The only method to confirm or refute a non-IgE CMPA diagnosis is a two to four week dairy elimination diet, ALWAYS to be followed by a re-challenge (reintroduction of dairy in the diet). Any other allergy testing will not aid diagnosis.
If the baby is breastfed or combination fed, the Mother will need to eliminate all dairy from her own diet during the trial period. This may require dietitian support and the GP should prescribe Mum 1000mg calcium and 10 micrograms vitamin D daily. It is important to support the Mum to continue breastfeeding. BREASTFEEDING SHOULD NOT BE INTERRUPTED AND CAN BE CONTINUED SAFELY FROM DAY 1 OF THE DAIRY ELIMINATION TRIAL.
The GP Infant Feeding Network has useful advice on how to manage this plus links to support sites for parents: https://gpifn.org.uk/imap/
If complete elimination of cow’s milk protein from the maternal diet does not help an exclusively breastfed baby, then non-IgE cow’s milk allergy can be ruled out and all dairy kept in the diet.
If the baby is combination-fed or formula fed, an extensively hydrolysed formula (EHF) should be tried during the elimination trial. Then, the Mum should reintroduce all dairy in her own diet first (while baby continues on the EHF) to check whether baby tolerates the tiny amount of cow’s milk protein going into the breast milk. (If tolerated, a maternal dairy elimination is no longer needed. If the baby becomes symptomatic again, ongoing maternal dairy elimination is needed). Then advise parents to reintroduce their usual cow’s milk infant formula in order to confirm/refute the diagnosis and establish if the baby needs to remain on an EHF.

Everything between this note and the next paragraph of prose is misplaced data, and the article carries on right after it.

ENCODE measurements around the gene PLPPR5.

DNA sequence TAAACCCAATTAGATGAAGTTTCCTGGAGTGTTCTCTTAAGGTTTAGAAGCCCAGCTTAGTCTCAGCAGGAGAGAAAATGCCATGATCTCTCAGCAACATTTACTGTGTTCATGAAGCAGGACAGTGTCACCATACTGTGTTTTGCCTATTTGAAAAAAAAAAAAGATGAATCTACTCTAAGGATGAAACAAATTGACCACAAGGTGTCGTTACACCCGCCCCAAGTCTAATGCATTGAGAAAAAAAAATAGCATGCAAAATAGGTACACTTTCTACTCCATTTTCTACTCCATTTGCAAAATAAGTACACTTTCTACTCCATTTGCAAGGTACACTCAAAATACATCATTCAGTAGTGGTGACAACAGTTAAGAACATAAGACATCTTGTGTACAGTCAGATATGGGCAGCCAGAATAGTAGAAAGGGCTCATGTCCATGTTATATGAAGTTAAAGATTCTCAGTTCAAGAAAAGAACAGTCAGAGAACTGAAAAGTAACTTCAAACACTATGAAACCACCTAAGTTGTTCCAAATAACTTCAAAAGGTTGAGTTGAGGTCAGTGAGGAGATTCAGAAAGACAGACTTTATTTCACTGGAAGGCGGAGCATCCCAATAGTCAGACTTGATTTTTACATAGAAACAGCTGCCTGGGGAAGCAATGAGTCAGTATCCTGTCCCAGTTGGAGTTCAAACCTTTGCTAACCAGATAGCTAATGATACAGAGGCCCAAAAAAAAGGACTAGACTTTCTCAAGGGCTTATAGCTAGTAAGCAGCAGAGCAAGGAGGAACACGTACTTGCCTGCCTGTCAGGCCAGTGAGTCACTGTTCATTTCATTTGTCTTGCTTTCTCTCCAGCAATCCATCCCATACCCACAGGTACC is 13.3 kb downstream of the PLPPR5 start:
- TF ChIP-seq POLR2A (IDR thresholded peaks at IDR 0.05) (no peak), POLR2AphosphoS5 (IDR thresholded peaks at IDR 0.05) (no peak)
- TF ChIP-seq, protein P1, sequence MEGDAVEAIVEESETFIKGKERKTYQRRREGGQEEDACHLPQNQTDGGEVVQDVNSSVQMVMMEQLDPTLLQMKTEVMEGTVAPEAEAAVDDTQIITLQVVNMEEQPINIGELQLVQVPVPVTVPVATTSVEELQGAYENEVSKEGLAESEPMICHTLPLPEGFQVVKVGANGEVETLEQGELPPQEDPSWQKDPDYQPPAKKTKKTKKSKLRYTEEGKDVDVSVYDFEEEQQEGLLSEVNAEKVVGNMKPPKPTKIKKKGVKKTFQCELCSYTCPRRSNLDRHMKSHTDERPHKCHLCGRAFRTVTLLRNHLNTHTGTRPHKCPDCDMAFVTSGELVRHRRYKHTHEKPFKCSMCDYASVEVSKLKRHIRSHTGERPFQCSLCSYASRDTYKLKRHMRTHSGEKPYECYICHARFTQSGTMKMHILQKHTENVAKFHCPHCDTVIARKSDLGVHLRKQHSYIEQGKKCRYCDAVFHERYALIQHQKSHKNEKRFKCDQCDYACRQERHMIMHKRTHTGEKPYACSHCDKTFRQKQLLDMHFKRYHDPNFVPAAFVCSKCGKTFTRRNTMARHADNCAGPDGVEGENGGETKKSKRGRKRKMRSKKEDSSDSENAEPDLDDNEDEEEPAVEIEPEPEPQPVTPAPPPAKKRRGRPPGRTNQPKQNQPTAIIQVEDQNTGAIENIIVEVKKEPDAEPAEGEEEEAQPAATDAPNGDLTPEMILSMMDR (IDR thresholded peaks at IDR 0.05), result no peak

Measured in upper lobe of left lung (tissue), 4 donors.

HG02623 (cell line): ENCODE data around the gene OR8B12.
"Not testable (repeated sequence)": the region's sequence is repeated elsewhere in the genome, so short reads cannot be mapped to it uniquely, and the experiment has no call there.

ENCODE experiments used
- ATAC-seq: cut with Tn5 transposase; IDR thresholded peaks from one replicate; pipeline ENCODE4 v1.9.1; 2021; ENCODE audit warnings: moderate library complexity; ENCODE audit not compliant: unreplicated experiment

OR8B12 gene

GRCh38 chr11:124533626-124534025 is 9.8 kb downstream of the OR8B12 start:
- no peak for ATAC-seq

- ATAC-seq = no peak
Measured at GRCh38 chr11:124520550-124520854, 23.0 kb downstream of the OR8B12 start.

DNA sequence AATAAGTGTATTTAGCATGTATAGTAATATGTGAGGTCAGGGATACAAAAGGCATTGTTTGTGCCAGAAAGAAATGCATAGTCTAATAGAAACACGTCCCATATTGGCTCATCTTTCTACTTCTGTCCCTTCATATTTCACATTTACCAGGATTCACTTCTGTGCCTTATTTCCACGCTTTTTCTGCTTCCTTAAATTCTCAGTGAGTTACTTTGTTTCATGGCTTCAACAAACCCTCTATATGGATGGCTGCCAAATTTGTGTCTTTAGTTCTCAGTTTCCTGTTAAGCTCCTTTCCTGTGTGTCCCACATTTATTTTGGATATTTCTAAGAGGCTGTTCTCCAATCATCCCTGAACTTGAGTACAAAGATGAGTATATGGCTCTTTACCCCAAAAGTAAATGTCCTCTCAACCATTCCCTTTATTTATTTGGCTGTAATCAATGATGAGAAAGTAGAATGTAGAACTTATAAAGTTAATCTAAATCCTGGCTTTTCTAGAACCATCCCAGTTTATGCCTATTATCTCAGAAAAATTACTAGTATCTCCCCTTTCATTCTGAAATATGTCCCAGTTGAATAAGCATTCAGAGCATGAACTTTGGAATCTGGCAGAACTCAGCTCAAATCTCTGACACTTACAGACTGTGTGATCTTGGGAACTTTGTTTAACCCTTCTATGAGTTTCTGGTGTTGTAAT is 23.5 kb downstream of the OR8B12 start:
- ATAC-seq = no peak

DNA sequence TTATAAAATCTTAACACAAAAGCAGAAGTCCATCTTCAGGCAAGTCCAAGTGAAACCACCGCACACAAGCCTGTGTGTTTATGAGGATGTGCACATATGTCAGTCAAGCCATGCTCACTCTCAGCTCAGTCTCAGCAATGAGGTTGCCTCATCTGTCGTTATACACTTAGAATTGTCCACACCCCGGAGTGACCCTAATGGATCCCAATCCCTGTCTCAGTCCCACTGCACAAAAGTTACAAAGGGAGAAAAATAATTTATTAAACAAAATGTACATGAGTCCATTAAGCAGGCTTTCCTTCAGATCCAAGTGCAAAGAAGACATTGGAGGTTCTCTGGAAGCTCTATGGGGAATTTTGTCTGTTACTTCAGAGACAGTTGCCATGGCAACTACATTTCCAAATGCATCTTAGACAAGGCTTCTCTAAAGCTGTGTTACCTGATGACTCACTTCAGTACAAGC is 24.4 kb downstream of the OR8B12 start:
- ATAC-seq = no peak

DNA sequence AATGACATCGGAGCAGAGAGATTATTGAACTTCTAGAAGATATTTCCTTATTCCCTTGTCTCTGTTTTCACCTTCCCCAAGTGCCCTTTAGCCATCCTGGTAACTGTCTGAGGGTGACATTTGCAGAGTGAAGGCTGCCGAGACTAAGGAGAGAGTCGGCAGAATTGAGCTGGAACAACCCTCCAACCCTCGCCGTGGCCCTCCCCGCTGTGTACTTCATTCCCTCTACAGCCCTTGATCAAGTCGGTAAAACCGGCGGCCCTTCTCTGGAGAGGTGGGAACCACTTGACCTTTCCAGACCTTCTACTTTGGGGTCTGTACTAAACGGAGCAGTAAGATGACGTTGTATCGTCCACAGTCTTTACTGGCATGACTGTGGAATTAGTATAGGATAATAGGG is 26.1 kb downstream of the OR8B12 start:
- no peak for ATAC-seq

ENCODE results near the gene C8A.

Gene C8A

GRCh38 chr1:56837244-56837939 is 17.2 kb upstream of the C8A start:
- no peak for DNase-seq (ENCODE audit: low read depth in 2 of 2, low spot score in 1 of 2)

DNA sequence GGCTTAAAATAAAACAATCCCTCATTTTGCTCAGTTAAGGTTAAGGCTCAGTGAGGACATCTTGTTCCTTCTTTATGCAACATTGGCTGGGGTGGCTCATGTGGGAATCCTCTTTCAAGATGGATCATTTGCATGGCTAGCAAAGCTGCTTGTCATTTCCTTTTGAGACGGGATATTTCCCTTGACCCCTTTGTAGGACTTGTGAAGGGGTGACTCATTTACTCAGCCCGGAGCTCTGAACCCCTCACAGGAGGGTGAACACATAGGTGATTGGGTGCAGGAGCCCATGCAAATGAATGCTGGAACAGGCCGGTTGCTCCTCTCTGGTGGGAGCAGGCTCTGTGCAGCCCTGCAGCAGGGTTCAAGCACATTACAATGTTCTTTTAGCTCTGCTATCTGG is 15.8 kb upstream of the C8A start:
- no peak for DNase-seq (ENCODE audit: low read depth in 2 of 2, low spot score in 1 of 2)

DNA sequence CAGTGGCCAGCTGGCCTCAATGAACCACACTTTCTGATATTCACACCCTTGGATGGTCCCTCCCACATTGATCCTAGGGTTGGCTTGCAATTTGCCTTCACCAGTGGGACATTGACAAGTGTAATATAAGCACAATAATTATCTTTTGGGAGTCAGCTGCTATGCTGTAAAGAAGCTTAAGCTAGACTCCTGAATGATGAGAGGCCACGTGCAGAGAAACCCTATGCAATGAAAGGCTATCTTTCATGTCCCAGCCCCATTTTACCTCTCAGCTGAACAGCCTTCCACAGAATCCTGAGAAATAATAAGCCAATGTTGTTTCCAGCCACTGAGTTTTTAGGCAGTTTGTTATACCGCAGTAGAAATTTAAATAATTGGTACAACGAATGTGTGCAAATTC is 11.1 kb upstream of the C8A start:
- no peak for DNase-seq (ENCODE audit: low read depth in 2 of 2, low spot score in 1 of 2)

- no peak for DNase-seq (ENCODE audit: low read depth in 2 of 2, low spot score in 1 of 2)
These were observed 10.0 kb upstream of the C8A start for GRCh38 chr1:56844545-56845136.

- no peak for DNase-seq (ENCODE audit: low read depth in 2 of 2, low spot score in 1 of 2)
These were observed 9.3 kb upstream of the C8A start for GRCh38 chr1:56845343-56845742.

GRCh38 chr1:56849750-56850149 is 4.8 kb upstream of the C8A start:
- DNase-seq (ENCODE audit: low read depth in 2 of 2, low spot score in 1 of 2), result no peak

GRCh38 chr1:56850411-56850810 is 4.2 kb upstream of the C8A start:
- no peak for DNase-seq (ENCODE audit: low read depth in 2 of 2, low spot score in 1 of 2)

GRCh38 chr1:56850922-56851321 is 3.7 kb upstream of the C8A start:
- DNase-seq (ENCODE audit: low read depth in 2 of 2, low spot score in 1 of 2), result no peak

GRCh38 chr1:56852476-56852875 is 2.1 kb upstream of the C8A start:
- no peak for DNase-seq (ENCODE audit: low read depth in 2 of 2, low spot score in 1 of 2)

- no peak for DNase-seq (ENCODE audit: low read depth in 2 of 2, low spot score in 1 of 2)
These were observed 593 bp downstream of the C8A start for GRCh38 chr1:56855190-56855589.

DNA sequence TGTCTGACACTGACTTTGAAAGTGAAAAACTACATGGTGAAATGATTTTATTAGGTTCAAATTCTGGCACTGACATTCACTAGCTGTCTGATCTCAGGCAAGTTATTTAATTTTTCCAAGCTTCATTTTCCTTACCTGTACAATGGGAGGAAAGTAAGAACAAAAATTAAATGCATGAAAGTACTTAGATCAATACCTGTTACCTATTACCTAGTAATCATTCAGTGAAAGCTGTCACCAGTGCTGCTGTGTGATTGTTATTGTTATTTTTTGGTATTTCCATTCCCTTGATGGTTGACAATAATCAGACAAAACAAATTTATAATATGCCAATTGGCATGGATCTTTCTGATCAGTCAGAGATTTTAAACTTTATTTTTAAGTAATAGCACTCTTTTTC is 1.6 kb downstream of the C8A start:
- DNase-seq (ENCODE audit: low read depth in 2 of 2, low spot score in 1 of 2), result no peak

Please refer to primary care prescribing guidelines to select an appropriate extensively hydrolysed formula: https://www.kingstonformulary.nhs.uk/page/33/9-nutrition-and-blood-guidelines
Babies up to 3-4 months usually readily accept the formula change in taste, but if not, advise the parent to gradually transfer over few days, by mixing increasingly smaller amounts of their usual formula or breast milk into the extensively hydrolysed formula. Babies who are being weaned onto solid foods around 6 months of age will need to be weaned dairy free. All this requires dietetic support. In the meantime, use the following useful resource: https://www.allergyuk.org/assets/000/001/207/Cow’s_Milk_Free_Diet_Information_for_Babies_and_Children_original.pdf?1501228993
Reassure parents that almost all children will outgrow a non-IgE mediated cow’s milk allergy. Once the baby is a year of age, the dietitian will guide them on how to do reintroduce dairy into the diet gradually using the “milk ladder”.
• a non-IgE CMPA is NOT the same thing as lactose intolerance (very rare in infants). Lactose is a sugar, broken down by enzymes in the gut, whereas an allergy involves an immune reaction to a protein – therefore prescribing a lactose-free formula will not help.
• A goat’s milk formula is of no use either (as the proteins are ~90% similar to the cow’s) and should not be advised.